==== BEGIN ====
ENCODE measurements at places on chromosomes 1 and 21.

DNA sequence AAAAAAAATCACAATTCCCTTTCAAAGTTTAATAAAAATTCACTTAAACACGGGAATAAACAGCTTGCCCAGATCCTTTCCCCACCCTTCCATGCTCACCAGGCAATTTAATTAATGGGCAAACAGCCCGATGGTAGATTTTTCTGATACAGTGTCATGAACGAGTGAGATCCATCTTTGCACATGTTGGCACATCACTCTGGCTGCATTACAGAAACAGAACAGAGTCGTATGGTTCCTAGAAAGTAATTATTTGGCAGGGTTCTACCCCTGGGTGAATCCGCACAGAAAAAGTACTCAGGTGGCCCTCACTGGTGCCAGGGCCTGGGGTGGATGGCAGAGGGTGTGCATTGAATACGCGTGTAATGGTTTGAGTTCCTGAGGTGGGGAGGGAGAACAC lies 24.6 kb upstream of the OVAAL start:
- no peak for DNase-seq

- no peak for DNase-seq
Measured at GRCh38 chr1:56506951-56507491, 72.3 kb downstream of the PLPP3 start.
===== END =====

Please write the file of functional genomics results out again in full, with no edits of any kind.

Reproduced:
ENCODE measurements at places on chromosomes 1 and 21.

DNA sequence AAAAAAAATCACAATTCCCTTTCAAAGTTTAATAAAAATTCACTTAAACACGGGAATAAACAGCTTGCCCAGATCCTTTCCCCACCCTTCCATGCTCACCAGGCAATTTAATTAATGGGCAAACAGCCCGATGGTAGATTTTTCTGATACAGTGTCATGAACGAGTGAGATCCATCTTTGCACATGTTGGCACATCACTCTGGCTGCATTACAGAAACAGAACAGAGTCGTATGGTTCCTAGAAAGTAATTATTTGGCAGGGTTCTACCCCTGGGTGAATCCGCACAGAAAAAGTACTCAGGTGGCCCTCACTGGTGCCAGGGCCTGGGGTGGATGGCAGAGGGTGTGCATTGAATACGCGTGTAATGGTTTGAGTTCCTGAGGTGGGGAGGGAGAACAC lies 24.6 kb upstream of the OVAAL start:
- no peak for DNase-seq

- no peak for DNase-seq
Measured at GRCh38 chr1:56506951-56507491, 72.3 kb downstream of the PLPP3 start.